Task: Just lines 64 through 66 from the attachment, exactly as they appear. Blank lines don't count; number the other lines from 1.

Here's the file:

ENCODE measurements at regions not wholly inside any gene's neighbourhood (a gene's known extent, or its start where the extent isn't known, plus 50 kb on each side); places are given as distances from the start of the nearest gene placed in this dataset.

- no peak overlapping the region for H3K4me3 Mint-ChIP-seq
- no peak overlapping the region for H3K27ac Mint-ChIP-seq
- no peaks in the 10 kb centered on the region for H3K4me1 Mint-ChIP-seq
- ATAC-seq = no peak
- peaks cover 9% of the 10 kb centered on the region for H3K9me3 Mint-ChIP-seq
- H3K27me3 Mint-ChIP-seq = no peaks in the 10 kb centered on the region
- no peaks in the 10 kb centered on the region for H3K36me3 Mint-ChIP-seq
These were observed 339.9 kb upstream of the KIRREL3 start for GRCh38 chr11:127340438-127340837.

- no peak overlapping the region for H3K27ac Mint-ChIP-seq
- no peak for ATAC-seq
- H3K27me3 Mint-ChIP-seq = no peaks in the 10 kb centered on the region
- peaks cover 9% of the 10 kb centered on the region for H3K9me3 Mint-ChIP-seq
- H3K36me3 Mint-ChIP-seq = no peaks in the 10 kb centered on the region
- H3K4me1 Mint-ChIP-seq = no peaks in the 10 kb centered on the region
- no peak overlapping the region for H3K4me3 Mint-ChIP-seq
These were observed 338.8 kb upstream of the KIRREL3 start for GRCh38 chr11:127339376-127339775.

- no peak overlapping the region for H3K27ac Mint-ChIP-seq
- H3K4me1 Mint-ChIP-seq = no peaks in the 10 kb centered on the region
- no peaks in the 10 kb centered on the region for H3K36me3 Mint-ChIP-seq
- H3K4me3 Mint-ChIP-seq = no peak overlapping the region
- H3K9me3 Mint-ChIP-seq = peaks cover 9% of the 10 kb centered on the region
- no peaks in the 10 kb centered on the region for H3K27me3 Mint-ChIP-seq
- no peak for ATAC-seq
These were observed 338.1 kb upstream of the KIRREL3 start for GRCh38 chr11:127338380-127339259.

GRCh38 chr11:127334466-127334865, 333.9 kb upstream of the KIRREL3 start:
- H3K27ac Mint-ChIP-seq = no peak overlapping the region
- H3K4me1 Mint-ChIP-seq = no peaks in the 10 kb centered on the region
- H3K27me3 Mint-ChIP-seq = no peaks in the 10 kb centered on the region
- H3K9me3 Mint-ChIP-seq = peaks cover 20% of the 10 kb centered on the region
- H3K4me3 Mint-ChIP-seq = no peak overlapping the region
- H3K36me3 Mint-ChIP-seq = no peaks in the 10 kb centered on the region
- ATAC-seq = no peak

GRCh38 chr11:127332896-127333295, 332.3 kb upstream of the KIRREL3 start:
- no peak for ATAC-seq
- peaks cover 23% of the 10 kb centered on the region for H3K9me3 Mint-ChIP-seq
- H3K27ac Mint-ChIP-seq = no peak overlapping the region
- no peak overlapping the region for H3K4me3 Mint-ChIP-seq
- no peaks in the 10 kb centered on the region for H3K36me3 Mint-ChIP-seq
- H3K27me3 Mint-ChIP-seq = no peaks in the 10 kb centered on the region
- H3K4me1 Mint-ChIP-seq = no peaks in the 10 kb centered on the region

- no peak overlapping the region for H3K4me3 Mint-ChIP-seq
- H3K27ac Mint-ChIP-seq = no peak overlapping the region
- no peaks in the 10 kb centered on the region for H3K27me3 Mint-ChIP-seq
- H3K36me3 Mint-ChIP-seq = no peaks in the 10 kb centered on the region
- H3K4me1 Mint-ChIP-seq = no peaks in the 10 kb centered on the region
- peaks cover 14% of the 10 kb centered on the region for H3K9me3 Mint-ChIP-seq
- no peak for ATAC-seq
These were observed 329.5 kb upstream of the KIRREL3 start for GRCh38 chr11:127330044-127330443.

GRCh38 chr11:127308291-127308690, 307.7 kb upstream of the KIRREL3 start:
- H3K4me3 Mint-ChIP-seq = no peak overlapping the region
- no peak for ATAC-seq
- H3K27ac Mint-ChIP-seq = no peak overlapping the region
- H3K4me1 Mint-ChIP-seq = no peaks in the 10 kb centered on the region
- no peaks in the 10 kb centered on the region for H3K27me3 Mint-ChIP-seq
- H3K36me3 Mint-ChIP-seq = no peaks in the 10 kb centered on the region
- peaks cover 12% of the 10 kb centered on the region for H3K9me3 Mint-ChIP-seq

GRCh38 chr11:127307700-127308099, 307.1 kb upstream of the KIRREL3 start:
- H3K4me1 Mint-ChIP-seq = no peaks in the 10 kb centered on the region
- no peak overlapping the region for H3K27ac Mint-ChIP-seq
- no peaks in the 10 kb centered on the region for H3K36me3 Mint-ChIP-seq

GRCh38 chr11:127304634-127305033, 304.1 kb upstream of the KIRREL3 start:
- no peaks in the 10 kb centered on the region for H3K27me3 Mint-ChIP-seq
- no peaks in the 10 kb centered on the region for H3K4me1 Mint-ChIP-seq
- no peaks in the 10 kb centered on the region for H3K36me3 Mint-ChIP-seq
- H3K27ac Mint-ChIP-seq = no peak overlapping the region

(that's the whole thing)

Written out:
- no peaks in the 10 kb centered on the region for H3K4me1 Mint-ChIP-seq
- no peaks in the 10 kb centered on the region for H3K36me3 Mint-ChIP-seq
- H3K27ac Mint-ChIP-seq = no peak overlapping the region